It is beyond time the media, marketing and communications industries woke up to the BAME opportunity

Why is it that professional services careers, such as accountancy, finance and banking, have attracted BAME candidates on an increasing level, and not media, marketing and communications (MME)?

Adrian Walcott

The stats speak for themselves. In 2015’s ‘A List’, out of 418 executives, 79 (19 per cent) were women and only eight (2 per cent) were BAME. Shockingly, in the second decade of the 21st century, it is still possible to go to a leading marketing or communications industry event and only see a handful of black or Asian faces in the room.

Yes, there are still generational perceptions to overcome in understanding MMC as a professional career… Yes, there is still a degree of unacceptable ‘unconscious bias’ across hiring companies and… yes, as an industry we have to work much harder to attract, retain and create diverse teams – teams that are built on a richness of diverse talent that reflects today’s society and the demographics of the global stage that is now MMC.

It’s a bit like a stuck record. When asked by CEOs and CMOs to see more diversity on shortlists, we have to tell clients that there simply isn’t enough diversity working in the sector – YET!

Our industry can influence brand perceptions of the future. And, we have a powerful responsibility when it comes to how we approach and harness consumer thinking across today’s international marketing landscape.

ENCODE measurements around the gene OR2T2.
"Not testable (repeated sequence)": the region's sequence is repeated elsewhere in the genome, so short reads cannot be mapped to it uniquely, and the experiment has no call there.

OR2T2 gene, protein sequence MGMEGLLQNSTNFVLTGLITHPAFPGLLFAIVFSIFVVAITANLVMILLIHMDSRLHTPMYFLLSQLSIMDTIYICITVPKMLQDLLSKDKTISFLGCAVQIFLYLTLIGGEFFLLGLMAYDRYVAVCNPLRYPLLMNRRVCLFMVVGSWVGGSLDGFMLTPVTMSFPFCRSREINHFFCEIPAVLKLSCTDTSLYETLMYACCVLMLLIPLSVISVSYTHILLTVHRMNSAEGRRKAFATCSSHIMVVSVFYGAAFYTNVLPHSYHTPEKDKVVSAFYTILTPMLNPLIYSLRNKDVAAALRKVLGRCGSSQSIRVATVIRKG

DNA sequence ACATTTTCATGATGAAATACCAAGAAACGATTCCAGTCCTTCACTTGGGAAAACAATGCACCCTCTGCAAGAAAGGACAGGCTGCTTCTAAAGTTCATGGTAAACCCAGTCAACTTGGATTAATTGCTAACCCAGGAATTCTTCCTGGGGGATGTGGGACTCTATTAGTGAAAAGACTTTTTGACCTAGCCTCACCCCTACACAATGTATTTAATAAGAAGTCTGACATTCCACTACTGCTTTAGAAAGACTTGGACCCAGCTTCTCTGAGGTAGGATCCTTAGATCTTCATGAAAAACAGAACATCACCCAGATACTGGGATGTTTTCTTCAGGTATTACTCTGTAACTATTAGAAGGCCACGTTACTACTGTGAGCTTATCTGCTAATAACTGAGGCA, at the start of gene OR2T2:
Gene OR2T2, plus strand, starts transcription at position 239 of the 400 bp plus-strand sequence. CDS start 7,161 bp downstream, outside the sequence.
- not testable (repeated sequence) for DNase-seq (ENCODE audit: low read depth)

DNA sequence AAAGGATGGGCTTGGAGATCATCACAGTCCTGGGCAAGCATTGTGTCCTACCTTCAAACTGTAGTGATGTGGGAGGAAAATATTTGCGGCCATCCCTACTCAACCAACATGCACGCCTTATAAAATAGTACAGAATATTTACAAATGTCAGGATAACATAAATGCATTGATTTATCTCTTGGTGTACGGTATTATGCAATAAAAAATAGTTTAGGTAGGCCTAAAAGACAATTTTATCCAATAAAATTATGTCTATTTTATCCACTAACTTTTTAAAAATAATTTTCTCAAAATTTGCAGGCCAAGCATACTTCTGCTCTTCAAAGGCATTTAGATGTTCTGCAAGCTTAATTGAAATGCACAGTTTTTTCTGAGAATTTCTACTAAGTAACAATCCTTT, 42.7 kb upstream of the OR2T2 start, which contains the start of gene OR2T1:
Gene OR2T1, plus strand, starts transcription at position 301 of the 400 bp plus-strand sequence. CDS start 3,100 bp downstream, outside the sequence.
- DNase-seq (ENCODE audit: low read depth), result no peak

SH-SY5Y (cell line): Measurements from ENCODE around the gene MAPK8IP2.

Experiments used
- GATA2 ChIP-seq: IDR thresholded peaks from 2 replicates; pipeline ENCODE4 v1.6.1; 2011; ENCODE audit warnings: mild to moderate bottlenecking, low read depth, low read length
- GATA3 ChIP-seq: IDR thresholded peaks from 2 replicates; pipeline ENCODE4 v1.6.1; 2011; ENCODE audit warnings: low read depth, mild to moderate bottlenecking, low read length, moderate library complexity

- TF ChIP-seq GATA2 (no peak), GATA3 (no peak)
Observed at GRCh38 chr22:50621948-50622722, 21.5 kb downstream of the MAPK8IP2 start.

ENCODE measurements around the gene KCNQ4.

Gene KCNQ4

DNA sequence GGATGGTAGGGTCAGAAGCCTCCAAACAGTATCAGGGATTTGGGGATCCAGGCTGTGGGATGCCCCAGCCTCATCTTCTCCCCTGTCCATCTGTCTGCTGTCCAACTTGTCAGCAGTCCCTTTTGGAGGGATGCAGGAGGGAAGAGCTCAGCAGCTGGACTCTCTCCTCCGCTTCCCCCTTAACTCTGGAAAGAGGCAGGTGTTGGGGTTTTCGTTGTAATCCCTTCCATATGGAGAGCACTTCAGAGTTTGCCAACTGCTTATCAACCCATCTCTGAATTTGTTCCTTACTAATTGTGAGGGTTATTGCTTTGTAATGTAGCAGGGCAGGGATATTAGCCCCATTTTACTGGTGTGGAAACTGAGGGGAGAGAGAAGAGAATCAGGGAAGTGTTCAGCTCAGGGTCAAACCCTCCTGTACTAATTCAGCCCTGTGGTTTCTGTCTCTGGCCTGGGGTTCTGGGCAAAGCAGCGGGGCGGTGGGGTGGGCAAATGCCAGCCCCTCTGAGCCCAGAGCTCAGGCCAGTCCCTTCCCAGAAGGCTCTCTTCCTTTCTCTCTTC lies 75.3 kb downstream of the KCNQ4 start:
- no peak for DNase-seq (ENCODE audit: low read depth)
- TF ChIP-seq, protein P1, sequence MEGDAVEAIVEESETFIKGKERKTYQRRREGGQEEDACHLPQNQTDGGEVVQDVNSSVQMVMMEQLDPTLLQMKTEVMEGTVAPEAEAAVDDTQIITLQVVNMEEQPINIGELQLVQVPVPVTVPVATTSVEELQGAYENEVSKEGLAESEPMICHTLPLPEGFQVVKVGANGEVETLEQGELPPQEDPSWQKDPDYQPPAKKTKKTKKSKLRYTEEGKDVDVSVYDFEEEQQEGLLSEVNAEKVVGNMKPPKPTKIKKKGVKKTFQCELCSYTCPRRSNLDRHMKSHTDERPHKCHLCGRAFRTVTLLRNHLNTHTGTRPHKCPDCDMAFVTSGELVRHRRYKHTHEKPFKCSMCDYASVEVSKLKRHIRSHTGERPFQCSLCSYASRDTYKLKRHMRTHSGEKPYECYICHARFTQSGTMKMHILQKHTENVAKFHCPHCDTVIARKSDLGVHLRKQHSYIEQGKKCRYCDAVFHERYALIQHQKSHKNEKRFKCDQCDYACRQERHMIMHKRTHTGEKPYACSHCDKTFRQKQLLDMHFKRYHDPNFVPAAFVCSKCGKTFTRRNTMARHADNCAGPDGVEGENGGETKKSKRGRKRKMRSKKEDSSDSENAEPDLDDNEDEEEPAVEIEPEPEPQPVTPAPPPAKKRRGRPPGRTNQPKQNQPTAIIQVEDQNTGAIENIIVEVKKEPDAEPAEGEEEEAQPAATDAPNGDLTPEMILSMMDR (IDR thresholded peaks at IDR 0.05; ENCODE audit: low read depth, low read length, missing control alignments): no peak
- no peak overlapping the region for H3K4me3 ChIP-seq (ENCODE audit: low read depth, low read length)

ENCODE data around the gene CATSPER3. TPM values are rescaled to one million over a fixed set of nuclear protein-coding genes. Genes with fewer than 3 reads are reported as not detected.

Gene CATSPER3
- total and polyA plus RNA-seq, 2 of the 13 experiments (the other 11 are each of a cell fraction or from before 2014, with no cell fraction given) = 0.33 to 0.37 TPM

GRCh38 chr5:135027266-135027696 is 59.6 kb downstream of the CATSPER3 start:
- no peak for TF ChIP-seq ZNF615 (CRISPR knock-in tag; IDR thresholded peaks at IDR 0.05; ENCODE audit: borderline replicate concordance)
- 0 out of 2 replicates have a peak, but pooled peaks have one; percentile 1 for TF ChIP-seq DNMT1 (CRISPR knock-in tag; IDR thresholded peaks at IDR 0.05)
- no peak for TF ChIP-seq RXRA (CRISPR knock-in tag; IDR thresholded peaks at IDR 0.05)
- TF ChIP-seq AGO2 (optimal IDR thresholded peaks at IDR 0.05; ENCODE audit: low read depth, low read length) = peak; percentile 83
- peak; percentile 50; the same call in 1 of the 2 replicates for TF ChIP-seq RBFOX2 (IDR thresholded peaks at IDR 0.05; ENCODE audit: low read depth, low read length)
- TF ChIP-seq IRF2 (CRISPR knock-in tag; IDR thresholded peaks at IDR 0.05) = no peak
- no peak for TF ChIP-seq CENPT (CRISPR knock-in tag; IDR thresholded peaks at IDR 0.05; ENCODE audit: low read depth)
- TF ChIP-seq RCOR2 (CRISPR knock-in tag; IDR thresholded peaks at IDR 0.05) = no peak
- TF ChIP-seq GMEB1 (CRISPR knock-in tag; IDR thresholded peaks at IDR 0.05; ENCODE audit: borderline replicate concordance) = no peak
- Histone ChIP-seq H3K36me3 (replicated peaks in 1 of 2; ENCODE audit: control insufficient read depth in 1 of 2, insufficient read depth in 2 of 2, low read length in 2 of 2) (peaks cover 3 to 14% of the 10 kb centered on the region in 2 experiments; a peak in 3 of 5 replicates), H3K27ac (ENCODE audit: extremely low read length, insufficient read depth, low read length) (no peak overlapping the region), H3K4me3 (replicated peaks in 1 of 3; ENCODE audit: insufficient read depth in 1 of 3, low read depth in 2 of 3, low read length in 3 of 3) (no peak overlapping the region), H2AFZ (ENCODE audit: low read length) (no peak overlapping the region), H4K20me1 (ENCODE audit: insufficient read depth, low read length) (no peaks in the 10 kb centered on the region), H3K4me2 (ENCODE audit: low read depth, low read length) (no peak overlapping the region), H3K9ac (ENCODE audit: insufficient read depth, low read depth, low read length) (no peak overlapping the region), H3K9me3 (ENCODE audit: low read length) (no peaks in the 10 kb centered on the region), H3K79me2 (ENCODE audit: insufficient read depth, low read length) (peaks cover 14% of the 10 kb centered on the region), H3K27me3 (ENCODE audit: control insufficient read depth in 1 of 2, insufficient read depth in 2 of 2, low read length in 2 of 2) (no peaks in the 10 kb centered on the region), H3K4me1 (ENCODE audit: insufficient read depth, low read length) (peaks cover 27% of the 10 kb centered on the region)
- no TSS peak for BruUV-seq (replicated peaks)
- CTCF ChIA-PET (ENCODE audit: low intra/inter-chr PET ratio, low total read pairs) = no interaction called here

Right now, research has shown that in many cases, the messaging that consumer advertising gives is not on point, or reaching audiences in a way that truly talks to diverse audiences or reflecting the country populous, because it is not being underpinned by the right mix of diverse talent. And why? MMC teams are simply not reflecting the general populous. That’s just one reason we urgently need to attract more diversity into the sectors to ensure that modern advertising talks to everyone in the right way and retain them so young talent progresses to leadership roles within the industry.

It is also why initiatives such as #BAME20/20 can be game-changing. #BAME20/20 has been specially created to encourage more young people from BAME backgrounds to consider marketing, media and communications as a career of choice. A career that they can be proud to embrace. It is also looking to drive a shift in generational thinking around what represents a ‘professional career’.

The aim of our programme is to work towards ensuring that 20 per cent of the total young talent that enters MMC sectors each year comes from BAME backgrounds and that in time, 20 per cent of leadership roles are represented by BAME talent. It is a long-term programme based on ‘attract and retain’ that is committed to sustainable change.

We have created a powerful senior advisory group made up of some of the top talent in the MMC sector who are supporting our team of younger ambassadors of rising stars. Our ambassadors will be creating and helping to implement imaginative campaigns to engage the school and college community to consider MMC as a career of choice.

And, for #BAME 20/220 it’s about much more than words. We have a firm expectation that within the next five to 10 years we will see more BAME talent rise to the very top of our sector.

Adrian Walcott is CEO and founder of The Sizzle Brand Marketing Consultancy

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